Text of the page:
The ASP.NET authorization code determines if the resource requires authentication or not by checking the configuration file of the current application, and looking for rules that match the requested URL. If the URL does not match any of those rules, it checks the configuration of the parent application for a match. If it still finds no match, it continues up to each parent application until it reaches the machine configuration. By default, the machine configuration allows anyone to access anything without authentication.
This means that if you can disguise a URL so that it doesn't match any rule, you will eventually end up at the default rule that says there is no need to authenticate you to access this file.
In other words, if ASP.NET thinks everyone is authorized to access the file, it won't bother running its authentication code to see if a particular user is authorized to have access. ASP.NET opens the file with the security context of the ASP.NET machine account (ASPNET), unless you specifically configure the application to use impersonation. Therefore it completely bypasses any NTFS permissions you might have set on the file.
While there were certain limitations that prevented widespread exploitation of this particular vulnerability, the fact that it was even possible should have been an alarming announcement. The fact that they did not follow such basic best practices brings into question what other vulnerabilities might exist.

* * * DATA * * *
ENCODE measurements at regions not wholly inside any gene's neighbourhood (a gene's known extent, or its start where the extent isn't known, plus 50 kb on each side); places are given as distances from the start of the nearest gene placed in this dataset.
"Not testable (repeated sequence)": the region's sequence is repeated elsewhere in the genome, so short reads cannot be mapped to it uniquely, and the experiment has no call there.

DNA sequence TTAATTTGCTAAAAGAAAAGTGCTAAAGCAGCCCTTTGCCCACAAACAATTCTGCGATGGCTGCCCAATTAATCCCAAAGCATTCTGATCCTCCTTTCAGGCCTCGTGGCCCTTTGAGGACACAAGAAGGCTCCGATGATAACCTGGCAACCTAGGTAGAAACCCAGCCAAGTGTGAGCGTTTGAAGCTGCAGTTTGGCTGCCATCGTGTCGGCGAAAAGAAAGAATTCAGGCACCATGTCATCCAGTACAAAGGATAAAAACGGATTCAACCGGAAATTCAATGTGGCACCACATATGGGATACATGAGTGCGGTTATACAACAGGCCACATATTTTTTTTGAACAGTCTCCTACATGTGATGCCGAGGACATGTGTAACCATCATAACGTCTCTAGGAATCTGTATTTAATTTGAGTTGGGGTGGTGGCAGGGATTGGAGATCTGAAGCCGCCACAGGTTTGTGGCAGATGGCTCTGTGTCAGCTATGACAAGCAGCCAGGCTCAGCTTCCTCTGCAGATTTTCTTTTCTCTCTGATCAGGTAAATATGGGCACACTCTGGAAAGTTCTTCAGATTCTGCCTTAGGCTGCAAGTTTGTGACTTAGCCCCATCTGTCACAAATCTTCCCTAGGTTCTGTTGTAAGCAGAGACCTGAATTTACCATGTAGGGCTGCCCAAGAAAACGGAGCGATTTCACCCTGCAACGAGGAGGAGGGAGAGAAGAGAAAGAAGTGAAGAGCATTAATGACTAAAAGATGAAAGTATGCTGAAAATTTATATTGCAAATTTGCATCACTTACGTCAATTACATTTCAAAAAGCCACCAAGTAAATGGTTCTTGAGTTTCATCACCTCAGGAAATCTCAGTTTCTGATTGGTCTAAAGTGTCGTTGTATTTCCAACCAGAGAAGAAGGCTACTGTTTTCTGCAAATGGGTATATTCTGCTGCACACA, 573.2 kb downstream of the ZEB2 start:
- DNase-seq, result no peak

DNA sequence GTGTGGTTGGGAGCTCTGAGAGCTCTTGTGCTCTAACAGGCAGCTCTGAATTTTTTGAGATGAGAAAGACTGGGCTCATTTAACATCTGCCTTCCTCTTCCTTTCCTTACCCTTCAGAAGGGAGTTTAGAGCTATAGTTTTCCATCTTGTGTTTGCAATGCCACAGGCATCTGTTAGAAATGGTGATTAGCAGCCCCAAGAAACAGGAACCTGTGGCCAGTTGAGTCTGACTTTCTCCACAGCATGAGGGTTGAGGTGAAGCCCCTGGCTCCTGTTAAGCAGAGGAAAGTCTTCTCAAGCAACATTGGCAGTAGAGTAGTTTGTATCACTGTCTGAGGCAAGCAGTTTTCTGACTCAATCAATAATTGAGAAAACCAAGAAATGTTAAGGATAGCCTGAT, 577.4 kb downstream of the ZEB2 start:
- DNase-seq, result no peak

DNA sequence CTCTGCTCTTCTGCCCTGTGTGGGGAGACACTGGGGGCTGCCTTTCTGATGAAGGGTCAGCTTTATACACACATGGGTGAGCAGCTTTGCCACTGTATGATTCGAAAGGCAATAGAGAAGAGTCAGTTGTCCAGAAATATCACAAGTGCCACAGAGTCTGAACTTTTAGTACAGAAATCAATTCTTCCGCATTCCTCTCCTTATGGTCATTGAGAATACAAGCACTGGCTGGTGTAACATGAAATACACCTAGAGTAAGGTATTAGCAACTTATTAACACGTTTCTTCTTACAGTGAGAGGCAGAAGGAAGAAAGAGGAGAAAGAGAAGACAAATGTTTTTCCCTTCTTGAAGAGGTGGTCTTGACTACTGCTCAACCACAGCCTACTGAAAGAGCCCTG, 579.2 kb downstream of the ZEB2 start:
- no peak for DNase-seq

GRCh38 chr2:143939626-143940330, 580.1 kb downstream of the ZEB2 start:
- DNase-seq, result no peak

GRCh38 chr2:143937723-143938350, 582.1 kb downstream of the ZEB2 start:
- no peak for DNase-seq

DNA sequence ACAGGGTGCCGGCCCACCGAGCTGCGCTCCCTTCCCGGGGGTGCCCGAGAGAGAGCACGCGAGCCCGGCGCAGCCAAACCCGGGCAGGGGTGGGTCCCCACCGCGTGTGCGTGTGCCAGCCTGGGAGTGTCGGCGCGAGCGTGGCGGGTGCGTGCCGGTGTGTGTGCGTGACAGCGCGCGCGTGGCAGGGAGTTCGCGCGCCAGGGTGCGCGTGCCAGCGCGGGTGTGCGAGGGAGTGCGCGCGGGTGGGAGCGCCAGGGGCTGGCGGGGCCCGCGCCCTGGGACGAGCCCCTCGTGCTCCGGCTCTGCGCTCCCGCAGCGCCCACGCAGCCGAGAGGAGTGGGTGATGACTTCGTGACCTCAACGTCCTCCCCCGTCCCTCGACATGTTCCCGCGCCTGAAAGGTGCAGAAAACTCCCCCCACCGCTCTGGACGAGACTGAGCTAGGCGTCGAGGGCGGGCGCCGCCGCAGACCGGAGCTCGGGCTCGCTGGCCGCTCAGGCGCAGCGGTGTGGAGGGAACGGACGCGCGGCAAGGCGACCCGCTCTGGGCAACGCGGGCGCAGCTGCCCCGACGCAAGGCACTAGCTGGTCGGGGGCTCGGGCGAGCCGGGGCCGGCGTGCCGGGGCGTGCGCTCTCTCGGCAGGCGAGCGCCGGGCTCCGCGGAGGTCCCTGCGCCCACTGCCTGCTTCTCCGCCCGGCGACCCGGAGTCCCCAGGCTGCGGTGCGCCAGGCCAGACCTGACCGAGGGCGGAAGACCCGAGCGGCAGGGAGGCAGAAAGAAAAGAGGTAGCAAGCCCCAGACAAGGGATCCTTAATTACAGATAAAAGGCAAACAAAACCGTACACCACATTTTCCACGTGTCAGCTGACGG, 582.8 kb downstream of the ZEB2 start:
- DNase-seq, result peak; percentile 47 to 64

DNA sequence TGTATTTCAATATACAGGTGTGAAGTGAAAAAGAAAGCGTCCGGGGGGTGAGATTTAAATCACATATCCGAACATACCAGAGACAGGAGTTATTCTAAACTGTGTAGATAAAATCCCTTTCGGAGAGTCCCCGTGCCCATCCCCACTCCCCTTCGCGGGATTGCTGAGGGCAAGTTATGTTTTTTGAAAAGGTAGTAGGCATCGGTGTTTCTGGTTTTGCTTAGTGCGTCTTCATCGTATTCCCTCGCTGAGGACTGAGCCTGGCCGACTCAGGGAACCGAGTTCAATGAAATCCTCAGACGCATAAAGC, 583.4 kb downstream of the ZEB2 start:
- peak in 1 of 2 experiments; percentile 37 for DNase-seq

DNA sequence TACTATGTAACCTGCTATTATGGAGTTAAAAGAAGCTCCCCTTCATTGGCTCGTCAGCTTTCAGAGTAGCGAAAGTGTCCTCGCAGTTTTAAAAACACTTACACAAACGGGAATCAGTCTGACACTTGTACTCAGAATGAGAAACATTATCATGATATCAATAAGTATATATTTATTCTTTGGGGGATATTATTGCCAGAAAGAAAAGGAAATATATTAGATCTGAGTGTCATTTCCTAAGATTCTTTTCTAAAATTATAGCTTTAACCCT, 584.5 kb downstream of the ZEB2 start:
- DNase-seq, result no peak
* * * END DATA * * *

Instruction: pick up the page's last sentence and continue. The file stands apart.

Sure, there might never be another serious ASP.NET vulnerability; and if there are any, they might never be publicly known. But that really doesn't matter, because that's not the point. The point is that you must code defensively and follow best practices from the beginning even if there are no foreseeable weaknesses with your code.
I give the IIS and ASP.NET team much credit for what they have accomplished so far, but we are all facing a new standard. I'd like to see them compile a list of specific best practices that they will never, ever break. Stuff like saying they will always filter URLs, or they will always fail closed. And then I'd like to see them publish this list to demonstrate their willingness to stick to these rules.
This obviously isn't just a Microsoft problem, we could all certainly learn from this lesson. But that doesn't mean Microsoft can't take the lead in tackling this problem. Whether you are talking about politics or programming, the concept is the same: follow best practices.
Mark Burnett is an independent security consultant and author who specializes in securing Windows-based servers. He is co-author of the best-selling book Stealing the Network (Syngress), and has also co-authored or contributed to several other books, including Special OPS: Host and Network Security for Microsoft, UNIX, and Oracle (Syngress); Maximum Windows Security (SAMS); and Dr. Tom Shinder's ISA Server and Beyond (Syngress).